A UBC researcher is busting the myth of a post-COVID baby boom.
In fact, Dr. Lori Brotto, a professor in the department of obstetrics and gynaecology at UBC’s faculty of medicine, says most people are getting less sex, not more, despite having much more time together at home.
Brotto is leading a national survey to measure changes in sexual health and the prevalence of gender-based violence during the pandemic.
"In the early days of the pandemic, there was an assumption that because most people would have more time on their hands, there would be a COVID-19 baby boom in nine months," she says. "But if anything, because people are experiencing more stress and more anxiety, the pandemic is likely leading to less sex among couples in Canada."
As to whether the pandemic is behind a rise in domestic violence, Brotto says because people have been spending much more time in their homes, for some, this meant more time with an abusive or violent partner.
"In some countries, we have seen a three-fold increase in the prevalence of gender-based violence during the COVID-19 pandemic compared to before the crisis. And we saw similar spikes around the world, including in Canada, during the H1N1 flu outbreak a decade ago. As part of our study, we will be examining this in a Canadian context, and exploring social and gender-based predictors of gender-based violence," she says.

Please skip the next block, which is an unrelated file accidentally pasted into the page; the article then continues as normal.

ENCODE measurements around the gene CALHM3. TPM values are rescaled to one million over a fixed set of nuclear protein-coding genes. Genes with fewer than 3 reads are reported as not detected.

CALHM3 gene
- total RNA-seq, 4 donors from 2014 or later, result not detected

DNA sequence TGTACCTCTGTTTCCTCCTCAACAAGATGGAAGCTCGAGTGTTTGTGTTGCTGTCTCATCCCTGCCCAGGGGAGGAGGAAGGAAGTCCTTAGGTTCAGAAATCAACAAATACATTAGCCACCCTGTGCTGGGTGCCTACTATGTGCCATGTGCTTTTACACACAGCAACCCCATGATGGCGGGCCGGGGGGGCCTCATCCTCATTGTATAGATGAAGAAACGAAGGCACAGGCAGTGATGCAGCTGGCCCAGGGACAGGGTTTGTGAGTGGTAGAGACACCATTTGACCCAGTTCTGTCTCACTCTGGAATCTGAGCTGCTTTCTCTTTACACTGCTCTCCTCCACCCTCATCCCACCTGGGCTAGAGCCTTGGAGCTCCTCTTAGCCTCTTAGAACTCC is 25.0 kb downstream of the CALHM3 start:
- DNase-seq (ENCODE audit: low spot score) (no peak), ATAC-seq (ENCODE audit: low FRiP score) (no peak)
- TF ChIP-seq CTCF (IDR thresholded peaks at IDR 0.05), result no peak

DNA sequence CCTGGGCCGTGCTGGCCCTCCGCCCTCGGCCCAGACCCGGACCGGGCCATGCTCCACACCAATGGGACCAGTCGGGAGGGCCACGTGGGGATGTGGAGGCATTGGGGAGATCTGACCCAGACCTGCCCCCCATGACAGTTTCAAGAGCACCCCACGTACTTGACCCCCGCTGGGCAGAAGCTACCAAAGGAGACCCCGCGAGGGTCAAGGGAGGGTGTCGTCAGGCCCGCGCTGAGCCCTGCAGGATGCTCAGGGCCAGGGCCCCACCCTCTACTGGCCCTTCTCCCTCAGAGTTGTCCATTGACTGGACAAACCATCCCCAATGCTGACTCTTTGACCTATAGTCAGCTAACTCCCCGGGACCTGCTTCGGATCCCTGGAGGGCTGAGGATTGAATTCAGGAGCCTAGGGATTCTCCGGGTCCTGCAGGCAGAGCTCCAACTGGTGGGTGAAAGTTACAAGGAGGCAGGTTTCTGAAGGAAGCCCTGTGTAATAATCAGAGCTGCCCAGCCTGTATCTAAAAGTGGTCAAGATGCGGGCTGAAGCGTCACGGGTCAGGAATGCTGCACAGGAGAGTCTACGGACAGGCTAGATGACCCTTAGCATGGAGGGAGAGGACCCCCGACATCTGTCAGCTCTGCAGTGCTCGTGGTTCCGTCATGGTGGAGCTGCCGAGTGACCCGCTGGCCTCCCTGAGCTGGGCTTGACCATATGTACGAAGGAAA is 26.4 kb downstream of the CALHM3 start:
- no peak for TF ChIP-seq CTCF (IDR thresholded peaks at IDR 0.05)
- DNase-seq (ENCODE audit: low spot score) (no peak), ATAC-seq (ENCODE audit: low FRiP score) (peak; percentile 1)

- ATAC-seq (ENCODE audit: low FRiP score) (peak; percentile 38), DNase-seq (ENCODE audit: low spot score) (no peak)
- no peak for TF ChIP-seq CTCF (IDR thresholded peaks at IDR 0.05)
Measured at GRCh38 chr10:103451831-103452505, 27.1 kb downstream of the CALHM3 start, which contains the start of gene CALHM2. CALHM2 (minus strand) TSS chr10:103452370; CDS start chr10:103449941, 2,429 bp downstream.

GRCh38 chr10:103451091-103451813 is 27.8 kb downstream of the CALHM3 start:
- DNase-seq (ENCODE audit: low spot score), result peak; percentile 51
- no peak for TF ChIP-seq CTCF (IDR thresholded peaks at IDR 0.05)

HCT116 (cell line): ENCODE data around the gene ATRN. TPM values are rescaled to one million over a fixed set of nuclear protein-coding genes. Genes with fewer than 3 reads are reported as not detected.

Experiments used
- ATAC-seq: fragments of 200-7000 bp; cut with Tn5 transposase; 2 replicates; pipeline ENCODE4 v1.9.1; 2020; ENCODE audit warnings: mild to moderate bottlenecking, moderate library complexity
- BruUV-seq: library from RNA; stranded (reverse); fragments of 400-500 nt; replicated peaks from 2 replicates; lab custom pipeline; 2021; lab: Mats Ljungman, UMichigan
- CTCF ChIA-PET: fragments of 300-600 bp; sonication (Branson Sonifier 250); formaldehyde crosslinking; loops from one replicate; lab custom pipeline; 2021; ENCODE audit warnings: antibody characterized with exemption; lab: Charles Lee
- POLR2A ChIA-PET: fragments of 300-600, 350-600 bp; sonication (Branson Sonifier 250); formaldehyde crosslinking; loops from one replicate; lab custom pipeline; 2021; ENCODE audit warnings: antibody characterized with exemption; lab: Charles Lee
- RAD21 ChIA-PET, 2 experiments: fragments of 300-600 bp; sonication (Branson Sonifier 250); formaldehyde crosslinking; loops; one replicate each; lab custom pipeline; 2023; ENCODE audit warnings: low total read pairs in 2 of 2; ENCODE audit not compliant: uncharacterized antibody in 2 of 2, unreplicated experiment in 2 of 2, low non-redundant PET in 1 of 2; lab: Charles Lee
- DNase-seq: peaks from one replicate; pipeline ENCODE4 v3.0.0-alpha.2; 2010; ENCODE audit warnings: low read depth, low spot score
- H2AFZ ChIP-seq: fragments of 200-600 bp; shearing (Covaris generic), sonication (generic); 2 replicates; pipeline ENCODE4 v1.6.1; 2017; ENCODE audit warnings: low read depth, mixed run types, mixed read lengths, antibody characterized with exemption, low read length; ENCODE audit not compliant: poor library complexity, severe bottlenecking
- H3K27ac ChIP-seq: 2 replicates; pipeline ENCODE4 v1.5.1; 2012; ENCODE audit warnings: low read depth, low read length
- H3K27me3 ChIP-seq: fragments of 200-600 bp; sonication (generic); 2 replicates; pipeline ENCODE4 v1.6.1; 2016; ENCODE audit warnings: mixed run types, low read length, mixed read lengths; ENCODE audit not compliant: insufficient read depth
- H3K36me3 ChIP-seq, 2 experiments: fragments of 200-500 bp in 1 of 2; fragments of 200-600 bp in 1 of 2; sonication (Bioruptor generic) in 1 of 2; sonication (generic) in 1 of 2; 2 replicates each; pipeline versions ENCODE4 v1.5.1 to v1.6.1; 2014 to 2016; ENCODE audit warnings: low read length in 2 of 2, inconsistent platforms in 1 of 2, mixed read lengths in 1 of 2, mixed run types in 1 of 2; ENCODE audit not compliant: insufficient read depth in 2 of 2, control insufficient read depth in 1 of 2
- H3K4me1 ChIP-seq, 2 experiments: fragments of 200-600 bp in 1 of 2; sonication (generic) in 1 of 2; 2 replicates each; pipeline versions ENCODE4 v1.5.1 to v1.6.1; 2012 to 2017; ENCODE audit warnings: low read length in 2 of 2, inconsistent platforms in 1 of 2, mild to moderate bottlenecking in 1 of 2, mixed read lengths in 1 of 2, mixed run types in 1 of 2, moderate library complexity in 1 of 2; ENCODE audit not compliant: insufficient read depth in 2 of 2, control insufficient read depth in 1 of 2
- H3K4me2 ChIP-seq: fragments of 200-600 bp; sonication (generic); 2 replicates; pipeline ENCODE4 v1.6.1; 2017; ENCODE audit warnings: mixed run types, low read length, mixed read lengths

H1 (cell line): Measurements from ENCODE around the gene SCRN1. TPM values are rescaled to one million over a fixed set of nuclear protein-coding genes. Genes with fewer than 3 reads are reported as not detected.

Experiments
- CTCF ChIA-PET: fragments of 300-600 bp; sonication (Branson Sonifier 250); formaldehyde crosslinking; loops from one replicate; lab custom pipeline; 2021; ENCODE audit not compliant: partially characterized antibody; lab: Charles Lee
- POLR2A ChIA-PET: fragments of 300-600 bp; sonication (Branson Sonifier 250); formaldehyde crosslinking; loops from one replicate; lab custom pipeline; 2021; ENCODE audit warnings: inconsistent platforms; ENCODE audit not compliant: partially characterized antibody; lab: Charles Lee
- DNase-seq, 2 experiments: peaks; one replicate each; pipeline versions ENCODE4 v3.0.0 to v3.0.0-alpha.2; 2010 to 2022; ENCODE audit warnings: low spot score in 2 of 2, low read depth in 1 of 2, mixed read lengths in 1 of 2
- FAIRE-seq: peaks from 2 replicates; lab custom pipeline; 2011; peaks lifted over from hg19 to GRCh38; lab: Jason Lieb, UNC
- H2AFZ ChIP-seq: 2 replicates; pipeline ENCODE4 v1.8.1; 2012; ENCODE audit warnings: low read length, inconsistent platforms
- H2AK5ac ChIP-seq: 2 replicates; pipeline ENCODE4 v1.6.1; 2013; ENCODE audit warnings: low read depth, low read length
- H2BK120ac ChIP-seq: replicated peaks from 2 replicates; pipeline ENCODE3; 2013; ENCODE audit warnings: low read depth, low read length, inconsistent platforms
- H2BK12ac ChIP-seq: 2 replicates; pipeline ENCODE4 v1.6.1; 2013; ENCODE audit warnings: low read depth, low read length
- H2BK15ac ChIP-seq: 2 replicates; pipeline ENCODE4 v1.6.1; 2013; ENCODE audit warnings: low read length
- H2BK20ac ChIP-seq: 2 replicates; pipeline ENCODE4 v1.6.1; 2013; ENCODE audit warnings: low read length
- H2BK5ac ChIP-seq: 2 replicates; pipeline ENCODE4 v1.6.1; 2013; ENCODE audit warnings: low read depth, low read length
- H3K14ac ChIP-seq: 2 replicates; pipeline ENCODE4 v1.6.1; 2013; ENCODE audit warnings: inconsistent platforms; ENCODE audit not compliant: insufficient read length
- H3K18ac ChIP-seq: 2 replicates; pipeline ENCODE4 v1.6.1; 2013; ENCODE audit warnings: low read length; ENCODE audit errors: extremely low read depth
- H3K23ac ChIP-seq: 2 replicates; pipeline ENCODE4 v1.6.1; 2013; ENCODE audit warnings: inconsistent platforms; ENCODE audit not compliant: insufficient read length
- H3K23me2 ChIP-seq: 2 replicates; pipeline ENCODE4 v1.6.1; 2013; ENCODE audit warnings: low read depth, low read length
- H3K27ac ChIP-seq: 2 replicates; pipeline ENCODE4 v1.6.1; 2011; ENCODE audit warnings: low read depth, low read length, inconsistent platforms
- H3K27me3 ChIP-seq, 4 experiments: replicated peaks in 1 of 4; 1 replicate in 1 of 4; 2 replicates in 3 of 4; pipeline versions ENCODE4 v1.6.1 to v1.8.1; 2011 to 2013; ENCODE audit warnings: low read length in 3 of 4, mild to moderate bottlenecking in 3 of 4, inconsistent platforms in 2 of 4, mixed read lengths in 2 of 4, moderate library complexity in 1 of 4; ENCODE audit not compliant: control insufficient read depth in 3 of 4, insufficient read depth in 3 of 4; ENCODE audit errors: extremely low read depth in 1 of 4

The burning question many may be afraid to ask: Is COVID-19 a sexually transmitted disease?
The answer: maybe.
"Despite misperceptions in some circles ... the available evidence suggests that both the coronavirus and the COVID-19 disease are not transmitted sexually. However, recent research has found COVID-19 in semen, so further research is required before health-care professionals can fully answer this question," says Brotto.